In 2016 some two-thirds of Saudi Aramco’s crude oil was exported to Asia and 15.8% to the US, with North-west Europe and the Mediterranean receiving 5.9% and 5.4% of exports, respectively. The export destinations were more diverse for the nation’s refineries, with 32.5% of refined products going to Asia, 11.9% to North-west Europe and 9.5% to the Mediterranean, while other destinations comprised 46.1% of the firm’s refined products.
Onshore & Offshore
Although Saudi Aramco operates over 100 oil and gas fields, more than half of its reserves are held in just eight fields. These include the giant Ghawar field, the world’s largest in terms of production and supply, with approximately 75bn barrels of proved reserves. This means that Ghawar alone has over 20bn more barrels in reserves than the whole of the US. Other major onshore fields include Khurais, with a capacity of 1.2m bpd of Arabian heavy crude, and Shaybah, which saw its production capacity rise to 1m bpd of Arabian extra-light crude following expansion work in mid-2016 that increased production by 250,000 bpd.
The largest offshore field in the world is also owned by Saudi Arabia: the Safaniya field, 200 km north of Dhahran, produces 1.2m bpd of Arabian heavy crude. In March 2017 US-based upstream field development company McDermott was awarded a contract from Saudi Aramco for engineering, procurement, construction and installation services at the Safaniya and Zuluf fields, which will involve modernisation and electrification of some of the platforms to enhance the potential production of the fields.
Meanwhile, the Manifa offshore field produces 900,000 bpd of crude oil, 90m standard cu feet per day (scfd) of non-associated gas and 65,000 barrels of condensate per day. The causeway linking the field’s wells to the shore has 13 bridges, the longest of which is 2.4 km. The Manifa field feeds two joint venture (JV) refineries: Saudi Aramco Total Refining and Petrochemical Company, a facility it runs with Total in Jubail, and Yanbu Aramco Sinopec Refining (YASREF) in Yanbu, which it shares with China’s Sinopec.
Moreover, Saudi Aramco operates an oil pipeline network of more than 19,000 km, including the 1200-km East-West pipeline, which runs from Abqaiq to the Red Sea. Located on the Gulf, Ras Tanura is the largest port for oil exporting and is complemented by Yanbu on the Red Sea. The two ports handled 3466 tankers during 2016, loading them with a total of 3.46bn barrels of oil, according to GaStat figures.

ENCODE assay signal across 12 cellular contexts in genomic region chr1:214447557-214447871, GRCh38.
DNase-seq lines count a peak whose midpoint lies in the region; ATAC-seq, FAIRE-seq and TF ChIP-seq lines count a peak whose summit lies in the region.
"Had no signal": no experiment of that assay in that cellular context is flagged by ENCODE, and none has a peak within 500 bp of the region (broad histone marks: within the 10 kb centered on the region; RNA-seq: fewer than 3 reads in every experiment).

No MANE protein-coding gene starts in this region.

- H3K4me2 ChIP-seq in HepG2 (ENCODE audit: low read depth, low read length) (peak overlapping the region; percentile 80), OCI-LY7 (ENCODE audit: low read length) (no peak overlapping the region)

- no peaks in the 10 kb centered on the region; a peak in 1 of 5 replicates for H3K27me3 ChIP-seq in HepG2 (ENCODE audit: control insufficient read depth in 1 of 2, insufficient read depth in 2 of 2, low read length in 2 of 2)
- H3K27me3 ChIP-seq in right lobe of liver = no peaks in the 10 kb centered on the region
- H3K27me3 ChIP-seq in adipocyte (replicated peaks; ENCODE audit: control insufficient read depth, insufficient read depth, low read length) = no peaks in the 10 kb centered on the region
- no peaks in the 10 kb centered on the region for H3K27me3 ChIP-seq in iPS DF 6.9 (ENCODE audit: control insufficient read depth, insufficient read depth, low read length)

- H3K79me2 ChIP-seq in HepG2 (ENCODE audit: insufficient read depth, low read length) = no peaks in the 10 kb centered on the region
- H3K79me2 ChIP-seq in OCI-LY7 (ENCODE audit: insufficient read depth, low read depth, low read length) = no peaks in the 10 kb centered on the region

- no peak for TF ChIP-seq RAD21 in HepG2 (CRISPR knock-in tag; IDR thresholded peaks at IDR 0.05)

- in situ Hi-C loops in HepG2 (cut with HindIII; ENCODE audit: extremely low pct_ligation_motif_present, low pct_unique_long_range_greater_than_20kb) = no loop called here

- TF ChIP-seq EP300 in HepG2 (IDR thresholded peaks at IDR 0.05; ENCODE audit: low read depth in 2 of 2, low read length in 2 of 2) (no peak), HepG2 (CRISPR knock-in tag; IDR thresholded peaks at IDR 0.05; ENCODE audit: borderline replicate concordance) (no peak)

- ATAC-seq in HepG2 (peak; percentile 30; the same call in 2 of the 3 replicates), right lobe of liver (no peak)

The Kingdom’s gas reserves total 297.6trn standard cu feet, the fifth-highest in the world behind Russia, Iran, Qatar and the US, according to the EIA. In 2016 Saudi Aramco processed 12bn scfd of raw gas, and produced 8.3bn scfd of sales gas, 920m scfd of ethane and 497.5m barrels of natural gas liquids (NGL) from 1.4m bpd of NGL production. In 2016 Saudi Aramco’s NGL output included 195.7m barrels of propane, 127m barrels of butane, 83.4m barrels of condensate and 91.4m barrels of natural gasoline. In 2016 the company recovered 6m tonnes of sulphur, a by-product of gas processing, and exported 4m tonnes of it.
Until 2011 some 70% of natural gas production was of associated gas from the Ghawar, Safaniya and Zuluf fields. However, two new non-associated gas facilities have recently come on-stream. The Wasit Gas Plant, one of the largest non-associated gas plants ever built, has the capacity to produce 1.7bn scfd of sales gas and to fractionate 240,000 bpd of NGL. The Midyan Gas Plant in the north-west of Tabuk will have the capacity to produce 75m scfd of non-associated gas and 4500 bpd of condensate.
Three non-associated gas fields are also being developed offshore. Discovered in 2006, the Karan gas field came on-line in 2012 and produces 1.8bn scfd of sour gas, which is brought ashore by pipeline feeding into the Khursaniyah gas plant. The Arabiyah and Hasbah offshore fields both commenced production in the first quarter of 2016 with capacity of 1.3bn and 1.2bn scfd, respectively.